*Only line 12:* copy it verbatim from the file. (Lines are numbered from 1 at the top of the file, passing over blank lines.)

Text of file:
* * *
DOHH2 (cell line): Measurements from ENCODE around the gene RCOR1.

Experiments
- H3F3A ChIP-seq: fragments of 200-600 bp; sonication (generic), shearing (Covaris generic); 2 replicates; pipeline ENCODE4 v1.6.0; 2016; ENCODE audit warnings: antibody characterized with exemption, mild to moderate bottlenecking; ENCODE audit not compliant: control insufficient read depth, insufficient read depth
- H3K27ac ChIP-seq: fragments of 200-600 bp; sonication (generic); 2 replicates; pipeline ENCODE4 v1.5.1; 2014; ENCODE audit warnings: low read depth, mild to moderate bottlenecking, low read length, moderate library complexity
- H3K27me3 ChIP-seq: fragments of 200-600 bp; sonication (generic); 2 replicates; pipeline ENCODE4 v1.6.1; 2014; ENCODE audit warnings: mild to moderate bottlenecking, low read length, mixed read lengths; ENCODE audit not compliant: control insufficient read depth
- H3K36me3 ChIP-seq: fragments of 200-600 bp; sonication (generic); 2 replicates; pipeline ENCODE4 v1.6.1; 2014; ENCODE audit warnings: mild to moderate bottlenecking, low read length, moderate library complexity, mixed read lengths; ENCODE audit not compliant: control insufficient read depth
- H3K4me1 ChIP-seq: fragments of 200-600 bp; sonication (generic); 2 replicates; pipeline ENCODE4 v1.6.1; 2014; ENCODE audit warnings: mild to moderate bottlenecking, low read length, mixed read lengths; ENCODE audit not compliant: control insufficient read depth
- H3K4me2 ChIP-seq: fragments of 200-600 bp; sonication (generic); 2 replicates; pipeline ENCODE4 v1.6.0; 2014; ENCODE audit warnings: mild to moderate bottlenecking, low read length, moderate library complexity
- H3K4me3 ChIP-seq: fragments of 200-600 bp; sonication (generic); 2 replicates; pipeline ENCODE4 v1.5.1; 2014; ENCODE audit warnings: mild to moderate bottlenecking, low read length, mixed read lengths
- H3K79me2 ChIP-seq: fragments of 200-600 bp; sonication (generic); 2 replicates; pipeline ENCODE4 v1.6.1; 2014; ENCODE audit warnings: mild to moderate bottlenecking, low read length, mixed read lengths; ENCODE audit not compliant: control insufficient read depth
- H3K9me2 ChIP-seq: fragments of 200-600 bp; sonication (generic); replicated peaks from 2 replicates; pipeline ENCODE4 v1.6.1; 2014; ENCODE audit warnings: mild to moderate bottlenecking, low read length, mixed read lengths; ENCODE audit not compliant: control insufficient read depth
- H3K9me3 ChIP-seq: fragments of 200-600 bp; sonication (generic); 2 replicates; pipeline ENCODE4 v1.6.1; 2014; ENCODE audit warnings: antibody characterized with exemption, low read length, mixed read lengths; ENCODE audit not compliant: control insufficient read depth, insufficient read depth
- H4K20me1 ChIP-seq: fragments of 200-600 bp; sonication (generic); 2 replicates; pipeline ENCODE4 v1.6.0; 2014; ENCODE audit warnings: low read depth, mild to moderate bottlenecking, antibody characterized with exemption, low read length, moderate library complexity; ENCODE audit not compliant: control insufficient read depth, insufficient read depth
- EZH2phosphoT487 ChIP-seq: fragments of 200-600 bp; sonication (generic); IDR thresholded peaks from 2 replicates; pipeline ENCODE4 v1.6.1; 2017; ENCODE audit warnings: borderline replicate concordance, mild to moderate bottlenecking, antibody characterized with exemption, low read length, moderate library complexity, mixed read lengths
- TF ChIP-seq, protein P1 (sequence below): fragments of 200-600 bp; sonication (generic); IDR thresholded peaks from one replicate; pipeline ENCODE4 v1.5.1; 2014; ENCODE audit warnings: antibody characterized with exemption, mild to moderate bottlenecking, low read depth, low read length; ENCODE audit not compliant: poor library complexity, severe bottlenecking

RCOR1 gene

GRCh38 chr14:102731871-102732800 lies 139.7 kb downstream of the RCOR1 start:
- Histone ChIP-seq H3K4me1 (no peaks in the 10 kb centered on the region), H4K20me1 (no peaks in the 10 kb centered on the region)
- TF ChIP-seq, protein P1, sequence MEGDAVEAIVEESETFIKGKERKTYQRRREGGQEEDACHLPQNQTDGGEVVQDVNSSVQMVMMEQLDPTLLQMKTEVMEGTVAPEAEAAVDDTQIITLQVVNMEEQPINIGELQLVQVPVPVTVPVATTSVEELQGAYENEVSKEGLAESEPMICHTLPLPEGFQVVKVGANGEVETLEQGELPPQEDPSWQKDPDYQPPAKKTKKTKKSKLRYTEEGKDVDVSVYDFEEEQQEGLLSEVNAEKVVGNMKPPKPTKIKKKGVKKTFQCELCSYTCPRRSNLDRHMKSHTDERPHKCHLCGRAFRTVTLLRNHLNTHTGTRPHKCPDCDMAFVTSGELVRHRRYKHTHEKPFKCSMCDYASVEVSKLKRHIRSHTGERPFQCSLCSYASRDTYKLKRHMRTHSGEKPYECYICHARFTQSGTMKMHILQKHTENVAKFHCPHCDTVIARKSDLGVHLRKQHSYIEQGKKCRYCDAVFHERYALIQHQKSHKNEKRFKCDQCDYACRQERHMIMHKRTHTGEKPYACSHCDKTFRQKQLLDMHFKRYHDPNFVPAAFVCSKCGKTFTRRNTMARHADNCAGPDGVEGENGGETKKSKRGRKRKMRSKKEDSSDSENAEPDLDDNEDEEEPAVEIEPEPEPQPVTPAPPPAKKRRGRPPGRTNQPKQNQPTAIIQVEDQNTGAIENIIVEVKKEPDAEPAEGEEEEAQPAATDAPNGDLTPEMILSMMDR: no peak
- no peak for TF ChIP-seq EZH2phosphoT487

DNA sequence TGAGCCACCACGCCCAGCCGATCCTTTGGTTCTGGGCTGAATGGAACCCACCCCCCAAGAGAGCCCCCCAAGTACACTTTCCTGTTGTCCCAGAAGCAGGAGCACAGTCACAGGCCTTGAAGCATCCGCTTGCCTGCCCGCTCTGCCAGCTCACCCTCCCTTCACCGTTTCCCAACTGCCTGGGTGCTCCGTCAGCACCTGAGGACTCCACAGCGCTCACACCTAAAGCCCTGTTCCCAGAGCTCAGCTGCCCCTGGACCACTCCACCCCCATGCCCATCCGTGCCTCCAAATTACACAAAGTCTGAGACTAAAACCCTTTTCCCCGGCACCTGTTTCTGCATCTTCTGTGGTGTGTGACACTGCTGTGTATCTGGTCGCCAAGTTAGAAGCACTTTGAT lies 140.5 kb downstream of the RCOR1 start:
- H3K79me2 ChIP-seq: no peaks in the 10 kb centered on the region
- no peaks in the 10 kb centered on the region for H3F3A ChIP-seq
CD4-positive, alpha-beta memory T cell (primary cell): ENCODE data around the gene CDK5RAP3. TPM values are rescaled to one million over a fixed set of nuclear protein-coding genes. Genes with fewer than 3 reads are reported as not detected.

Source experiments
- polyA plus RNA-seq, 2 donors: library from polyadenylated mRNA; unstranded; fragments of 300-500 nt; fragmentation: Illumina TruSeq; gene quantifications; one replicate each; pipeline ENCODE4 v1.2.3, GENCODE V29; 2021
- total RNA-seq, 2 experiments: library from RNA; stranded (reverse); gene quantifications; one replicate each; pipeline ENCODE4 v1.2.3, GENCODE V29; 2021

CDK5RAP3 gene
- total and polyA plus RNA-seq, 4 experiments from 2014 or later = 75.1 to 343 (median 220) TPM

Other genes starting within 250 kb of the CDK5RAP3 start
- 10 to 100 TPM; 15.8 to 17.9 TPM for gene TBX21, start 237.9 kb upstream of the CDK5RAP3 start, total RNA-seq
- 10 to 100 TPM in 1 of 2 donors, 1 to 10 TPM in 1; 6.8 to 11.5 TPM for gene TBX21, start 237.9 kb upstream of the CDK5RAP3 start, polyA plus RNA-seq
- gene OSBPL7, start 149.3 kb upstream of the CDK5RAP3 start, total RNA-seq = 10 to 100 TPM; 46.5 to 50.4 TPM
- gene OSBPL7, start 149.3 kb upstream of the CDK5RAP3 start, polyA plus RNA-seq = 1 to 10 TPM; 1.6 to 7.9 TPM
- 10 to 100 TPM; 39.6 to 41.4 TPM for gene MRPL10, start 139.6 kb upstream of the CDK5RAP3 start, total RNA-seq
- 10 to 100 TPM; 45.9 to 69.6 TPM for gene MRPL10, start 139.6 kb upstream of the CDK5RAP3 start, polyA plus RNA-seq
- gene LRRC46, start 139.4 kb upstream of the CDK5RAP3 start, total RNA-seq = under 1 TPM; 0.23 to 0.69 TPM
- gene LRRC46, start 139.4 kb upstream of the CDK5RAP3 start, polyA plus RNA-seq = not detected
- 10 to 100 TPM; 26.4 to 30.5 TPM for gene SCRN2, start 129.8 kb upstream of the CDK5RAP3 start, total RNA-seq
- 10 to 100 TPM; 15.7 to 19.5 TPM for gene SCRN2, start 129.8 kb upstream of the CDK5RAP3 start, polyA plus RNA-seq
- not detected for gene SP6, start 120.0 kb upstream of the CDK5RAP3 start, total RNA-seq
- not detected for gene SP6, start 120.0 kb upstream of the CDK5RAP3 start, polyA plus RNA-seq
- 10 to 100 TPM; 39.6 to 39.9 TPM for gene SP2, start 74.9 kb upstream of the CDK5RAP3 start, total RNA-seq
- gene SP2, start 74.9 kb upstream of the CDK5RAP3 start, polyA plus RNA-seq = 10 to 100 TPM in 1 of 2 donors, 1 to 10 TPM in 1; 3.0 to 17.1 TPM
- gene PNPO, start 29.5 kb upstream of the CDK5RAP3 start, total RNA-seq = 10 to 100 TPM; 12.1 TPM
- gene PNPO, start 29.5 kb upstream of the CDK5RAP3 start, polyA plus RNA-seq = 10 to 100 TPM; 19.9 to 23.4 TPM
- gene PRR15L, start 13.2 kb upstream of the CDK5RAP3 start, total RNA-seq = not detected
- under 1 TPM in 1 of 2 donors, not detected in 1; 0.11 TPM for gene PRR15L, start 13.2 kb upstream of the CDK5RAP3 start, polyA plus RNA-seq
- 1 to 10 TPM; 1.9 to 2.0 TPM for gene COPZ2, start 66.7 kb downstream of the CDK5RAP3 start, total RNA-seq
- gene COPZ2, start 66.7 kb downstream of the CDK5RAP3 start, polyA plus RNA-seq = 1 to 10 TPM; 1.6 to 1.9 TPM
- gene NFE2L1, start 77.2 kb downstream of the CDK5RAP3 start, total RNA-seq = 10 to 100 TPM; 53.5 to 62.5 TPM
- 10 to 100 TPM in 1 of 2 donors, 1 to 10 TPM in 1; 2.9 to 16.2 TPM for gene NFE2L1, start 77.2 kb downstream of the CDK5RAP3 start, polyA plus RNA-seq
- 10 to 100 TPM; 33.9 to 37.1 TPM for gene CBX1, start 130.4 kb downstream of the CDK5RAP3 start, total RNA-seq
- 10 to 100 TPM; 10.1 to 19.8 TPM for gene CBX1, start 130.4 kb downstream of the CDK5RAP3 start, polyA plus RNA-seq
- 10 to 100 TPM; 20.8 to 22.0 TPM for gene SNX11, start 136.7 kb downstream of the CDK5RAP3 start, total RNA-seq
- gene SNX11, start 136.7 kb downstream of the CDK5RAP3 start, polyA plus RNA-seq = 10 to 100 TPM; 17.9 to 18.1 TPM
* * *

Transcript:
- H3K9me3 ChIP-seq: fragments of 200-600 bp; sonication (generic); 2 replicates; pipeline ENCODE4 v1.6.1; 2014; ENCODE audit warnings: antibody characterized with exemption, low read length, mixed read lengths; ENCODE audit not compliant: control insufficient read depth, insufficient read depth